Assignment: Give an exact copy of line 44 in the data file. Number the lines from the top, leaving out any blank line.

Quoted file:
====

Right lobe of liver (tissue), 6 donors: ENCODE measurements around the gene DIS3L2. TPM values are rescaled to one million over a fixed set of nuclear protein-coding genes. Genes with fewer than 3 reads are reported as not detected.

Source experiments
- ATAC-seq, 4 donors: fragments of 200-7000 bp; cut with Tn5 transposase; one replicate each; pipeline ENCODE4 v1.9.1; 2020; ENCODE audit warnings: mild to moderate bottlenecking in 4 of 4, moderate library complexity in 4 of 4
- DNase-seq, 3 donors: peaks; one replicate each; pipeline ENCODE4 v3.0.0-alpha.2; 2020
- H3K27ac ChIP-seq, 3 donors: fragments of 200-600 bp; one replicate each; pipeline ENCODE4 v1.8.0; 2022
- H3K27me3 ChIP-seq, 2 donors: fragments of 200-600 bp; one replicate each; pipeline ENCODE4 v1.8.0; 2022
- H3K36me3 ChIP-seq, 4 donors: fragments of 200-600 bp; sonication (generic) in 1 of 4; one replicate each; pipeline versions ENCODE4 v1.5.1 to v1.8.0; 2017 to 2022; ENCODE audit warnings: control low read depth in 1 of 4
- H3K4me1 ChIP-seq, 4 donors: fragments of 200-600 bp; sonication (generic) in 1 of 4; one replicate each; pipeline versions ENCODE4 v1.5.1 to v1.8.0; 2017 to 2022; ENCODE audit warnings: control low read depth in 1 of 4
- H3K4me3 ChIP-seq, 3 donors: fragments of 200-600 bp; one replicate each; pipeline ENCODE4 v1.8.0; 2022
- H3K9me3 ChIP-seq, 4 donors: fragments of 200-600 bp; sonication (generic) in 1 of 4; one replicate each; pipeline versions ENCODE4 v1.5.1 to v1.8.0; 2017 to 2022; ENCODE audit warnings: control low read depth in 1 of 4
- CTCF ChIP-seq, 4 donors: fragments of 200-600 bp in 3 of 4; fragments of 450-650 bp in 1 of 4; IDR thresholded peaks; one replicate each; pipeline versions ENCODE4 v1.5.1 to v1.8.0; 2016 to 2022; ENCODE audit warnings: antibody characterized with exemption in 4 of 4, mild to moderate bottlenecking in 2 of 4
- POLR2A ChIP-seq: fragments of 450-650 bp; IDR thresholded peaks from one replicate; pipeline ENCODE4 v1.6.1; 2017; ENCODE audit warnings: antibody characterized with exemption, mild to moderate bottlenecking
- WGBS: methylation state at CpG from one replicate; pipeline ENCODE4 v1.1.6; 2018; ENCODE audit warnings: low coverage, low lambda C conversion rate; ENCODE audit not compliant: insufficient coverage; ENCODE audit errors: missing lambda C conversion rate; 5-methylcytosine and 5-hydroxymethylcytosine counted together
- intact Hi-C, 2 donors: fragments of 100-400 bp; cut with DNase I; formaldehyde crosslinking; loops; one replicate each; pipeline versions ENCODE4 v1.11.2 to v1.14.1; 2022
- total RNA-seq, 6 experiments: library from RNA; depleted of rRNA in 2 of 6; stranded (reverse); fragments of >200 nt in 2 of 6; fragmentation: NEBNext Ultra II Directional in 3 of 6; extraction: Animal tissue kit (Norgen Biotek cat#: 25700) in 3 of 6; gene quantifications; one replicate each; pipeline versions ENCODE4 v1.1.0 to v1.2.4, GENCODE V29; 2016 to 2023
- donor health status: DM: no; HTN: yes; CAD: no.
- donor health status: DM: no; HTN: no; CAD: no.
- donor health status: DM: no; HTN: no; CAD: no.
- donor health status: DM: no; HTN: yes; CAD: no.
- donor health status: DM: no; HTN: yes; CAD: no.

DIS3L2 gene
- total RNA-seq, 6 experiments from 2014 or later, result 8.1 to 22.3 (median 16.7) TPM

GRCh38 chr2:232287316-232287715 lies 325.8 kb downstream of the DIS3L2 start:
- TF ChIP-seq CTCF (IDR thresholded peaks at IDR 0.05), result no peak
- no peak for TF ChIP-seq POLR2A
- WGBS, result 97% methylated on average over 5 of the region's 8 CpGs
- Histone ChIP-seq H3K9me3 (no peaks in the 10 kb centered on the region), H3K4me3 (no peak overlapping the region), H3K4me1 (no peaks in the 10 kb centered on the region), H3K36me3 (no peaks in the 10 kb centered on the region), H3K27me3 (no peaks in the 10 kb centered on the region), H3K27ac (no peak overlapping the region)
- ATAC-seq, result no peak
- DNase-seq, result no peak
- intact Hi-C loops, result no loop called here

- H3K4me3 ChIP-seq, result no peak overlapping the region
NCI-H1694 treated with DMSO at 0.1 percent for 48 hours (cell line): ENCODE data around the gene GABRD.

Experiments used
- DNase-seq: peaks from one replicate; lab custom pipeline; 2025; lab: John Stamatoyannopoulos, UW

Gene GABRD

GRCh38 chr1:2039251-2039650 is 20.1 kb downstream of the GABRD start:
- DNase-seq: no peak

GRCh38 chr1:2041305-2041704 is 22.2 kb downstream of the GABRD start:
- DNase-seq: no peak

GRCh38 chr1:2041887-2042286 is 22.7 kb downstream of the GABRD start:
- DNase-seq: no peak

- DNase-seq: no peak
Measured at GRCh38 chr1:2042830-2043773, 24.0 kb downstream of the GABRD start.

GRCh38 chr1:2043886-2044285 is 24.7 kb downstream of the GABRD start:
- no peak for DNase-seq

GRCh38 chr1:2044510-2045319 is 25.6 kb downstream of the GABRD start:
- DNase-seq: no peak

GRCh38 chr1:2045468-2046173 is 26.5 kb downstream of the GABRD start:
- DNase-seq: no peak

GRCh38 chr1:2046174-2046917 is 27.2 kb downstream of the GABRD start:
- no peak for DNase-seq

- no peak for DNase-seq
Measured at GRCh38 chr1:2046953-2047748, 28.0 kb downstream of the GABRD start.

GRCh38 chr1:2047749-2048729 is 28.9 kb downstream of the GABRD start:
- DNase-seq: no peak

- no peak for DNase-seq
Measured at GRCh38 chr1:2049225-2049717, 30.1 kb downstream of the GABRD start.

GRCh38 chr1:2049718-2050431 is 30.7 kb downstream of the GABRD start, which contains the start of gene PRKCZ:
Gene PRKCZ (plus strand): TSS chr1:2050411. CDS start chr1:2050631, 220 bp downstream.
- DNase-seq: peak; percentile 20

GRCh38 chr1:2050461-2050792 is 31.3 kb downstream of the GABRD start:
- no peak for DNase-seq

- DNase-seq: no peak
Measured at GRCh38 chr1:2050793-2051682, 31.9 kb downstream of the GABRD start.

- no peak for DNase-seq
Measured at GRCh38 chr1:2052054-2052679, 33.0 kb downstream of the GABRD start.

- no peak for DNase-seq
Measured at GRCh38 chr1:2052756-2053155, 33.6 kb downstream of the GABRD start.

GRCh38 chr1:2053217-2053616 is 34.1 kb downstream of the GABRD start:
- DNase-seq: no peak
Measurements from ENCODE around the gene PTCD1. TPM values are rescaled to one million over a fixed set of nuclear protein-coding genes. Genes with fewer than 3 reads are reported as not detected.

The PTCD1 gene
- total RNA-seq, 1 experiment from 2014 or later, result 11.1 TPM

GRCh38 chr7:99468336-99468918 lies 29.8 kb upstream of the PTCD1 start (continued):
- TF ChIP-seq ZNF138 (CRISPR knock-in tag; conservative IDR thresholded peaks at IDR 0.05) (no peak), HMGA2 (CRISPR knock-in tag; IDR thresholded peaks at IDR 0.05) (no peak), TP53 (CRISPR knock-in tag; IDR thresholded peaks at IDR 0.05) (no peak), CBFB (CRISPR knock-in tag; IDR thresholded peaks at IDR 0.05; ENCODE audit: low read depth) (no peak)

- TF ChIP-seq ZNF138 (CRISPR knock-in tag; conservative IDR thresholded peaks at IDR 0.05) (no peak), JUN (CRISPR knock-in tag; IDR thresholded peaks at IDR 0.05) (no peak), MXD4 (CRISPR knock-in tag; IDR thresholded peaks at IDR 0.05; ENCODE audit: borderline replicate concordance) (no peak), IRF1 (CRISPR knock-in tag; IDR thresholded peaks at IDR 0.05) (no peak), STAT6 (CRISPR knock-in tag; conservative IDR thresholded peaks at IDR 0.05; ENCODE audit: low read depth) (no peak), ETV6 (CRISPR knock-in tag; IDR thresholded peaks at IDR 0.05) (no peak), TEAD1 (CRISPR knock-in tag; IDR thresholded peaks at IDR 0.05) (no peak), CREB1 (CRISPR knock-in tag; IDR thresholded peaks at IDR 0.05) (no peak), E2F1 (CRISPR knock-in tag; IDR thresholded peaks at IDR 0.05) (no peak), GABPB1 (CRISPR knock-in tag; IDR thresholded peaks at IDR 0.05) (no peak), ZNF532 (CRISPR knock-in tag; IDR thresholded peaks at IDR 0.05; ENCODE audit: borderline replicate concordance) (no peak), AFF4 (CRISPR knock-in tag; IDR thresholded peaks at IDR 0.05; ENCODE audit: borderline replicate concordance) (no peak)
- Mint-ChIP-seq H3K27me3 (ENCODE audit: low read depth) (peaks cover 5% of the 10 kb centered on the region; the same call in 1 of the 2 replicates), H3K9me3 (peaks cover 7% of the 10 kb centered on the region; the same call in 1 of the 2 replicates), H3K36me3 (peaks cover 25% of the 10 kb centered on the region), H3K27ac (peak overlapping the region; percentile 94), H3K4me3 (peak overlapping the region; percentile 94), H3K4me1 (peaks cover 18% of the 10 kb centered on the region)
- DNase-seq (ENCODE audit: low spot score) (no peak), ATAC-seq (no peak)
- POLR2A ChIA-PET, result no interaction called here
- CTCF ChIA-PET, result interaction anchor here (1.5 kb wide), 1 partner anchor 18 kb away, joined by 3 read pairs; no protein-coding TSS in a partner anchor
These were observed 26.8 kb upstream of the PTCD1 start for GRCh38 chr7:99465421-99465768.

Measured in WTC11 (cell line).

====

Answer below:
GRCh38 chr1:2043886-2044285 is 24.7 kb downstream of the GABRD start: